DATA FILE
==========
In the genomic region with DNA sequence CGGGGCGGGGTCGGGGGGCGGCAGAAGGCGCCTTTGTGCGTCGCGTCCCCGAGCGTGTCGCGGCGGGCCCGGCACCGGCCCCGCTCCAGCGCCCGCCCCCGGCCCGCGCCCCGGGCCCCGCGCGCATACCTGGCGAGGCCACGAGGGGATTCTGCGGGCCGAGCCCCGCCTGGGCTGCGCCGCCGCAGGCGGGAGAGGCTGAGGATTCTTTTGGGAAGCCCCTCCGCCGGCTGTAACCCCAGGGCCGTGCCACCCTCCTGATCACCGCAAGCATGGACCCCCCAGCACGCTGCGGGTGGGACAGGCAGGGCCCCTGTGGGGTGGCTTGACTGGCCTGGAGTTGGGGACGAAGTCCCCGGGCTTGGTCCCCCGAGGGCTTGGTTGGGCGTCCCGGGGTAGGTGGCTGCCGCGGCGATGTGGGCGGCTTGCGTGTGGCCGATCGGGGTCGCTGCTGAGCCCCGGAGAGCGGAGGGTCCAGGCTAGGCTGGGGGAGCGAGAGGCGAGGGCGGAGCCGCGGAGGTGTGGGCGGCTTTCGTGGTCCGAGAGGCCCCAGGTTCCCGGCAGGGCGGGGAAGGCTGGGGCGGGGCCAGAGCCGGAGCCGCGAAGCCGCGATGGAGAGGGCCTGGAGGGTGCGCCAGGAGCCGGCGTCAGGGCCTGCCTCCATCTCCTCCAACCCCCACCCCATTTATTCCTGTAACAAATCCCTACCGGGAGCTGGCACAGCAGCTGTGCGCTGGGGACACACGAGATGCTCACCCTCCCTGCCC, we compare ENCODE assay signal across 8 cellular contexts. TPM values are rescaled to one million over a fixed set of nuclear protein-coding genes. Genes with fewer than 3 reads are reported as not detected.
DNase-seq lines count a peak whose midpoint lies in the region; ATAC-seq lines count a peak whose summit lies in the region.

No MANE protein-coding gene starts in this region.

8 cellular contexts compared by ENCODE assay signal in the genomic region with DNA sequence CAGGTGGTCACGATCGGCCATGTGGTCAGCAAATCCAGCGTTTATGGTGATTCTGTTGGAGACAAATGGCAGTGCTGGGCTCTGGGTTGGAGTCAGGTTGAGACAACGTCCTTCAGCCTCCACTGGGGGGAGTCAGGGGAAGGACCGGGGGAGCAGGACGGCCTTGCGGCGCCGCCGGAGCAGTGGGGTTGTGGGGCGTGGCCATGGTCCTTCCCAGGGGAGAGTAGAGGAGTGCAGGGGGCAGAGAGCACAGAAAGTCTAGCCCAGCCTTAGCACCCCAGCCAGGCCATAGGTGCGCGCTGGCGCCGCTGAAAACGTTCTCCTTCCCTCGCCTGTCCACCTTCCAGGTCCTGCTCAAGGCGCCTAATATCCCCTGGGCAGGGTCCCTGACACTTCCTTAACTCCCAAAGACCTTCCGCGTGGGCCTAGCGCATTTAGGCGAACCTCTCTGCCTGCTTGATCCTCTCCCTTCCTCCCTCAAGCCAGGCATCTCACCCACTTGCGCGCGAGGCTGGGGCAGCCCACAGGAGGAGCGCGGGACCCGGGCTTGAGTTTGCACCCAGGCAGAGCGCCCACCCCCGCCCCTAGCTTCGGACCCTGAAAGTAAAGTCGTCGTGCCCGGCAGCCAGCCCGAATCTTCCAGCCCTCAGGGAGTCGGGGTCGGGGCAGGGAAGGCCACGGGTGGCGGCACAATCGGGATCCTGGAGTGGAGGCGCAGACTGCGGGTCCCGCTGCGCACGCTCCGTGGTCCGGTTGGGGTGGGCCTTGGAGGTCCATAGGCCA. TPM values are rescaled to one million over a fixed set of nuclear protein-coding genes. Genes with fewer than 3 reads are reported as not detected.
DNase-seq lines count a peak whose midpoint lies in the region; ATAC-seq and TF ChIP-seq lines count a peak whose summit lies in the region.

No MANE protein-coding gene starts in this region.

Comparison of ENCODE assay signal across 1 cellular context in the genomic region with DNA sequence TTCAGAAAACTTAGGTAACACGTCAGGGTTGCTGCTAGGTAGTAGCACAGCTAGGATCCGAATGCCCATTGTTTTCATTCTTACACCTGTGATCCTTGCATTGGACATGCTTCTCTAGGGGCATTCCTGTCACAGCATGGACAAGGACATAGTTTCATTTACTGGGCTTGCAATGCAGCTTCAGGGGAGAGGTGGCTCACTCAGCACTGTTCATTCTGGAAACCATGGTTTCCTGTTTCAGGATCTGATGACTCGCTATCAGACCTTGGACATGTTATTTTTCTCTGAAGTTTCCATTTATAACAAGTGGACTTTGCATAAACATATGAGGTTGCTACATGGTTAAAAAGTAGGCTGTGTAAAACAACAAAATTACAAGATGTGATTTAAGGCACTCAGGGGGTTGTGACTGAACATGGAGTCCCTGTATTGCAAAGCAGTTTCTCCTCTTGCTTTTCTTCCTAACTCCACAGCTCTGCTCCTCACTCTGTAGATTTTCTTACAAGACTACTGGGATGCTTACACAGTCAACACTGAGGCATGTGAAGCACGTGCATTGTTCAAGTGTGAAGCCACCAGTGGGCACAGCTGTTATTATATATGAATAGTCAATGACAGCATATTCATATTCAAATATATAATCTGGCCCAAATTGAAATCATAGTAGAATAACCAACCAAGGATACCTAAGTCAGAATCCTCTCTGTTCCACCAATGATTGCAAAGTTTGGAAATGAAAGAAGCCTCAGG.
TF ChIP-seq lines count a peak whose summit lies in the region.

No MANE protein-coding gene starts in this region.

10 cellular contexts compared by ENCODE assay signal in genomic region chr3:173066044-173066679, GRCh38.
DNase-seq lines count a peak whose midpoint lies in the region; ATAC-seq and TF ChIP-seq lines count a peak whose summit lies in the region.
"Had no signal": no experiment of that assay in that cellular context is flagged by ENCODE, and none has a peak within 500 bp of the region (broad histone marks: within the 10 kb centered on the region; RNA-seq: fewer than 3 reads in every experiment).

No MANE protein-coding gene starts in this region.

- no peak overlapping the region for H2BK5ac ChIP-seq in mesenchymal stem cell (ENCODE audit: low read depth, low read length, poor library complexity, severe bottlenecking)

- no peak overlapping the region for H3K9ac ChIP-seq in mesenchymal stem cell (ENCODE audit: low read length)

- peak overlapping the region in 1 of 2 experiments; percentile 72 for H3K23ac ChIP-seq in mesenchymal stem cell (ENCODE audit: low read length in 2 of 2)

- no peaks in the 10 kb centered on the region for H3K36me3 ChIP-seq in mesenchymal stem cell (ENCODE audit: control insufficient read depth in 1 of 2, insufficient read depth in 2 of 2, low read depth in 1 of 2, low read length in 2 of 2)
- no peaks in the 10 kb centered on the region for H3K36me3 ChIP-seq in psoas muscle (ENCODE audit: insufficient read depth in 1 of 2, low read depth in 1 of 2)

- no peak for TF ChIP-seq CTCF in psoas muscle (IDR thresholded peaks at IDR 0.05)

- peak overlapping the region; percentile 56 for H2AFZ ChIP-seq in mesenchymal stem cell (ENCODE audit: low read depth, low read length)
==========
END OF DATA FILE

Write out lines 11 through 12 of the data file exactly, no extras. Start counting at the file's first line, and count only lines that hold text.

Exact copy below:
DNase-seq lines count a peak whose midpoint lies in the region; ATAC-seq and TF ChIP-seq lines count a peak whose summit lies in the region.
"Had no signal": no experiment of that assay in that cellular context is flagged by ENCODE, and none has a peak within 500 bp of the region (broad histone marks: within the 10 kb centered on the region; RNA-seq: fewer than 3 reads in every experiment).